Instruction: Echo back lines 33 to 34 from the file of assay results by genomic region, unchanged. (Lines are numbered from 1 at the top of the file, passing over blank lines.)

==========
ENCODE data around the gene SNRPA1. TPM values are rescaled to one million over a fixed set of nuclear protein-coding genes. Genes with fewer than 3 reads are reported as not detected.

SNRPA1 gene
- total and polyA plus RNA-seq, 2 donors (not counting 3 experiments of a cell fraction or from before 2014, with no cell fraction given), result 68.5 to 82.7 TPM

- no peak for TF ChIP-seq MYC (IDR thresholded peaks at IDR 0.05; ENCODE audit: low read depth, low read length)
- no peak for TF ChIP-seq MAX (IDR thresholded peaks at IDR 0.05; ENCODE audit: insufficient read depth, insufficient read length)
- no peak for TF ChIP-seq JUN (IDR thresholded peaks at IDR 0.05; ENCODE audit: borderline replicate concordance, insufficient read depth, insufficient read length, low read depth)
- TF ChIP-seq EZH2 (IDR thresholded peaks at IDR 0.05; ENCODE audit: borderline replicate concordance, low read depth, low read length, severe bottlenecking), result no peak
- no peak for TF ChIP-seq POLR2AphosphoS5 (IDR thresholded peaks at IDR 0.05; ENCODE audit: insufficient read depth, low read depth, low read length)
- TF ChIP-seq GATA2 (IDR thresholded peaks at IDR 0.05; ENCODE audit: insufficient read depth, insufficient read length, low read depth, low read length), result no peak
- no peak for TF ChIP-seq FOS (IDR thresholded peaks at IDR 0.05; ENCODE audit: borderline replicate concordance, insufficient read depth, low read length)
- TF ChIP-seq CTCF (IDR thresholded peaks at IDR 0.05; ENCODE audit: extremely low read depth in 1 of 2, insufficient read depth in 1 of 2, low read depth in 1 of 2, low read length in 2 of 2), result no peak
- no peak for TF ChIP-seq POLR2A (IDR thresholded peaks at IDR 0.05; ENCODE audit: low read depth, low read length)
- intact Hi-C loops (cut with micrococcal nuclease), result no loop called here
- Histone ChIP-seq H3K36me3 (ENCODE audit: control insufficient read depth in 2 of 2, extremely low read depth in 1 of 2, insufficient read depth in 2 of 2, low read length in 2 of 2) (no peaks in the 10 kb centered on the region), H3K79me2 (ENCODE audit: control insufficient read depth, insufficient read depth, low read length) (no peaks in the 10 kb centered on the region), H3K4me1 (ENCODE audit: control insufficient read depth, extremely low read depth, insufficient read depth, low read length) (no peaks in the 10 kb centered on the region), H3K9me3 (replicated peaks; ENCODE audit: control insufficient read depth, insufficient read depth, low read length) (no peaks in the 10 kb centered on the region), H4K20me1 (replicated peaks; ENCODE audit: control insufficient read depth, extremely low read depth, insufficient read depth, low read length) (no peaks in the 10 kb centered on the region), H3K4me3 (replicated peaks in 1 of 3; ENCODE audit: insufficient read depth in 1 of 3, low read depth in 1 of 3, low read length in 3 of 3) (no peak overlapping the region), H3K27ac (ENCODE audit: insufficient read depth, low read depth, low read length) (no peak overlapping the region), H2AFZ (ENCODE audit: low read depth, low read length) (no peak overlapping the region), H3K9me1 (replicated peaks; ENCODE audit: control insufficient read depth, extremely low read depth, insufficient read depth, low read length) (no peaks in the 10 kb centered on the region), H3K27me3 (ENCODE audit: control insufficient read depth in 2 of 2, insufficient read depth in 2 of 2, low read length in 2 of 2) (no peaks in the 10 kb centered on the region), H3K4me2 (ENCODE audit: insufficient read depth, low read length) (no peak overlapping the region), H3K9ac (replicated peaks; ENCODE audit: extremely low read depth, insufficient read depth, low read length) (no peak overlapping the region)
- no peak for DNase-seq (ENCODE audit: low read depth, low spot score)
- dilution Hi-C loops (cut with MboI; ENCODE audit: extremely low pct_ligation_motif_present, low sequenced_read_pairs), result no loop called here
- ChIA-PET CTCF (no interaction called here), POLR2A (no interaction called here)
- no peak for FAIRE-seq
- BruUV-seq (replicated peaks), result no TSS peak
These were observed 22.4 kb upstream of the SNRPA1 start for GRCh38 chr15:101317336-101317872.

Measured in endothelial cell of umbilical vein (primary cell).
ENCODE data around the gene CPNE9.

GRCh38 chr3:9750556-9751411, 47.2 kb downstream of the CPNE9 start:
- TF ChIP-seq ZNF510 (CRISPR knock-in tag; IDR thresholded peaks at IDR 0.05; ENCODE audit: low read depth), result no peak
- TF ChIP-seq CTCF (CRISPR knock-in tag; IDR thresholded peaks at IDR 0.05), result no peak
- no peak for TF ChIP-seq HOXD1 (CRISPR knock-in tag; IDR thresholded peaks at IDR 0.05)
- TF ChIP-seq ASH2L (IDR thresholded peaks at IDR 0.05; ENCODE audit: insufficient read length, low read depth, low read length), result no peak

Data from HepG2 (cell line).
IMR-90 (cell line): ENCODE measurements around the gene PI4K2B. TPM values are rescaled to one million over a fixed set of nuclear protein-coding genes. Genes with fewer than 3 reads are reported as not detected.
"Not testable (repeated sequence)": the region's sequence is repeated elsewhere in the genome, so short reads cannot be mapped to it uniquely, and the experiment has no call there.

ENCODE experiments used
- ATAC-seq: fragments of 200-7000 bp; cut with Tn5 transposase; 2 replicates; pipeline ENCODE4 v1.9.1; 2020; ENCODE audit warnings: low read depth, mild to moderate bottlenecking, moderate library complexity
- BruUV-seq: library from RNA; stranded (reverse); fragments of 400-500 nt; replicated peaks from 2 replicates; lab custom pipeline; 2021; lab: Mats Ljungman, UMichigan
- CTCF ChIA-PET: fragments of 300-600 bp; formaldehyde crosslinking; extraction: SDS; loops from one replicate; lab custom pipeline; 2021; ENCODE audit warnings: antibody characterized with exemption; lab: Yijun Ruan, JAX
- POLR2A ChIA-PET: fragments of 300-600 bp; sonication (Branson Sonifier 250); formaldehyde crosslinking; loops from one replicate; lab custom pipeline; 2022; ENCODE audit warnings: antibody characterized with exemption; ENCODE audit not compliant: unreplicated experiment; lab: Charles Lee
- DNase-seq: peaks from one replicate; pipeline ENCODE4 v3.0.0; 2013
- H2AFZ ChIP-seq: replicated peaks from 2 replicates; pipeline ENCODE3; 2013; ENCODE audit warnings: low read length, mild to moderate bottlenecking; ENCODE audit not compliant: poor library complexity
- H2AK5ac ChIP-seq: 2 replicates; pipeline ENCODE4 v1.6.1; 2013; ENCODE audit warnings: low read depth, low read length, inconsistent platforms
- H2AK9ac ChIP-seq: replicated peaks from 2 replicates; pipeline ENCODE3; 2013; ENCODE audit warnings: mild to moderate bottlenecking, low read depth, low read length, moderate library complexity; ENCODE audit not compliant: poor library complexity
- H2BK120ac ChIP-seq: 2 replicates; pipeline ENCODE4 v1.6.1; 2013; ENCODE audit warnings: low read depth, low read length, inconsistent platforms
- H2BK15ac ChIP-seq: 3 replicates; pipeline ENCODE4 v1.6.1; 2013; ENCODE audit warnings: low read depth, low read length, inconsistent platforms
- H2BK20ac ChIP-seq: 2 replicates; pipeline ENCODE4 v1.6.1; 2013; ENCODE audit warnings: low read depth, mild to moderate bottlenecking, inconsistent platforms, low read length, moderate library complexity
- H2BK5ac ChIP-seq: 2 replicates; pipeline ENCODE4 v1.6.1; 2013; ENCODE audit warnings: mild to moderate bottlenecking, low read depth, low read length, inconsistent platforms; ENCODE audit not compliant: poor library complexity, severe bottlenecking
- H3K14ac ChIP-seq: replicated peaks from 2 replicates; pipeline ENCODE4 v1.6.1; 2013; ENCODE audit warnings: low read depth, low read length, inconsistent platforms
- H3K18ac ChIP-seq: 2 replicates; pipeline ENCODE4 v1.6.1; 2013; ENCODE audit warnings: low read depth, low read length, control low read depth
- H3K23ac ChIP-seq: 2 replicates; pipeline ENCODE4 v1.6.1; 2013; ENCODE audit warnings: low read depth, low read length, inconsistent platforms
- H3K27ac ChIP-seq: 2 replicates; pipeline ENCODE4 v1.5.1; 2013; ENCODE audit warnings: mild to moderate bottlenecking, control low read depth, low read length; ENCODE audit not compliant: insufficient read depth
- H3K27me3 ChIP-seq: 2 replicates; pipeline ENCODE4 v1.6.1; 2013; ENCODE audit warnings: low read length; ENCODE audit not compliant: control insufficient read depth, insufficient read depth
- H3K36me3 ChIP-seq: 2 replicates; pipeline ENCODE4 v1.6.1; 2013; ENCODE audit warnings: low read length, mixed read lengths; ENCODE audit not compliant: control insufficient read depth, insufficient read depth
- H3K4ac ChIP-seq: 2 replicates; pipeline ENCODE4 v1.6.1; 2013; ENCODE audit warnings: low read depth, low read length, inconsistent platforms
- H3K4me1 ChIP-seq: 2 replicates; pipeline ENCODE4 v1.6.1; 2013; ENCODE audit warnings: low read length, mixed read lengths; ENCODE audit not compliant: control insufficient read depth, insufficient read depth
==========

- BruUV-seq: library from RNA; stranded (reverse); fragments of 400-500 nt; replicated peaks from 2 replicates; lab custom pipeline; 2021; lab: Mats Ljungman, UMichigan
- CTCF ChIA-PET: fragments of 300-600 bp; formaldehyde crosslinking; extraction: SDS; loops from one replicate; lab custom pipeline; 2021; ENCODE audit warnings: antibody characterized with exemption; lab: Yijun Ruan, JAX